We find another use of that root ZQQ 'refine' (referring to gold) in a proto-alphabetic inscription from Thebes (Egypt); this consonantal inscription has the same idea, "for refining", written LZQQ (with two dots above the Q to indicate doubling)
The second Kongsberg inscription (3 metres from the other one) seems to me to be West Semitic consonantal (proto-alphabetic, not syllabic).
I would like a clearer photograph of it, but I think it might say:
Sh Kh K S P "silver mine"
The word ShKh (Shin Het, 'pit') is found in the West Semitic inscriptions at the Sinai turquoise mines, at mines K and N (inscriptions 360 and 361):
A drawing of a tied bag, possibly a goatskin water-bag, would indicate where the water-bottles were kept.
And here is another interesting picture with a similar connection (photograph by James E. Knirk)
PI AD ANNO 1742
The PI might be the writer's initals (Scandinavian Peter John[son]?)
AD ought to be Anno Domini ('in the year of the Lord') but this would possibly make the following ANNO superfluous, and so it might be the initials of the beloved. By the way, the two forms of A are different. Is this significant? Two scribes?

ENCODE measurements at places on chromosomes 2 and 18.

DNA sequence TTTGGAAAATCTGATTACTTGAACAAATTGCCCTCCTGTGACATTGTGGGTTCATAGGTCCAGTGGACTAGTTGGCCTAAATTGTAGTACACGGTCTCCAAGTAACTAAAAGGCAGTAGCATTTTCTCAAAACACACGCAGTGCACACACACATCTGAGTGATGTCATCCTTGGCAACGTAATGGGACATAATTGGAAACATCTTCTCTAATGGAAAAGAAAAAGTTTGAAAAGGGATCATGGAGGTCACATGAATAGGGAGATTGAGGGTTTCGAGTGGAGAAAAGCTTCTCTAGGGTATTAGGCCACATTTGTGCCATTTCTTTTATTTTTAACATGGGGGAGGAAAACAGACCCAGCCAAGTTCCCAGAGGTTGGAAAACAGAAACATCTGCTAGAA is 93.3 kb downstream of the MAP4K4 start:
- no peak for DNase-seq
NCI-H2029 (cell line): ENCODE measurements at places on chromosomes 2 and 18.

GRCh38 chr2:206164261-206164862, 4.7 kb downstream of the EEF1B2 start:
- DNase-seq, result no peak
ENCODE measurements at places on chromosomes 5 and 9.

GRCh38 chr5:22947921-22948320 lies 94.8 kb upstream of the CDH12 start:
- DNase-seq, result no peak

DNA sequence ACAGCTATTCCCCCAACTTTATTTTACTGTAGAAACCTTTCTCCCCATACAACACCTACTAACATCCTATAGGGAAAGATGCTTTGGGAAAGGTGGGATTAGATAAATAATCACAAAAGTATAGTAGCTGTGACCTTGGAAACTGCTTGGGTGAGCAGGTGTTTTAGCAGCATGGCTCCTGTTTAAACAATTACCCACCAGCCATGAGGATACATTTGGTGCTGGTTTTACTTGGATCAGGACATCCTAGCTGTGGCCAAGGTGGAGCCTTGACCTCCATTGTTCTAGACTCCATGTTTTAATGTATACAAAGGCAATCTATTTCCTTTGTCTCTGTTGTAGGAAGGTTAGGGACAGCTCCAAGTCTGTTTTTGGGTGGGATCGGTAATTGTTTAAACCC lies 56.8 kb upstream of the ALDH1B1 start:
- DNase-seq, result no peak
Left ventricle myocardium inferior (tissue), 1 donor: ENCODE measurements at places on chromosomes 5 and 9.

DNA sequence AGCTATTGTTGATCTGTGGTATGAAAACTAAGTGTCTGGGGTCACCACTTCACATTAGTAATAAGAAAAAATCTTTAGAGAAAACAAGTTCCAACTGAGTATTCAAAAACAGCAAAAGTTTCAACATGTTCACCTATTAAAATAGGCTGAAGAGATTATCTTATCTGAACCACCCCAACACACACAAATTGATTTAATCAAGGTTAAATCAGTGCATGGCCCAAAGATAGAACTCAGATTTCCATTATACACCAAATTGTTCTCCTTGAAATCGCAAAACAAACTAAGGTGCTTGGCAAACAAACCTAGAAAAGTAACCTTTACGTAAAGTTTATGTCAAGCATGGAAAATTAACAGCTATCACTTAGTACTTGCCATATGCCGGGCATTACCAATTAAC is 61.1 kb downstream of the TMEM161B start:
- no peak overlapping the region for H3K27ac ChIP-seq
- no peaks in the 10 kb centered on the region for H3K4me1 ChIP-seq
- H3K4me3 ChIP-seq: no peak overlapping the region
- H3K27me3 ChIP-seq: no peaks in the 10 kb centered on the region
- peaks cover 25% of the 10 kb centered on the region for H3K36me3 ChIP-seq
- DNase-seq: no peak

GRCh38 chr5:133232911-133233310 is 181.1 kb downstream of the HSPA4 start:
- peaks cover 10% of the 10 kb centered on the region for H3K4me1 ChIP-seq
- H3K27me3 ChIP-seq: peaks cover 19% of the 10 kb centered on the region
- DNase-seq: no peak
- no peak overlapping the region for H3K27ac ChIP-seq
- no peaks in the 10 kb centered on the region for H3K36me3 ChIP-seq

Now notice other marks inside the circle, which are not necessarily from the same time.
With a magnifying glass, or an enlargement of the photograph (click once on it for a full-screen view for printing out), look for a striped object below the 7. A fish or a water bag. In
To the left of it find a hand with its wrist below it. In the original pictorial form of the alphabet, that would be K. Above it, and touching the AN, I can discern a fish, rather than another bag; an early sign for S. This combination, KS, produces the West Semitic word for 'cup/bowl'.
Further to the left of the hand, the strokes inside the circle make a wave pattern: this is the original M, and as logogram it says 'water', and this would be the place where drinking-water would be available, with a cup (KS), and the vessel that was there, back in the Bronze Age, would be filled from a water bag that would have been beside it.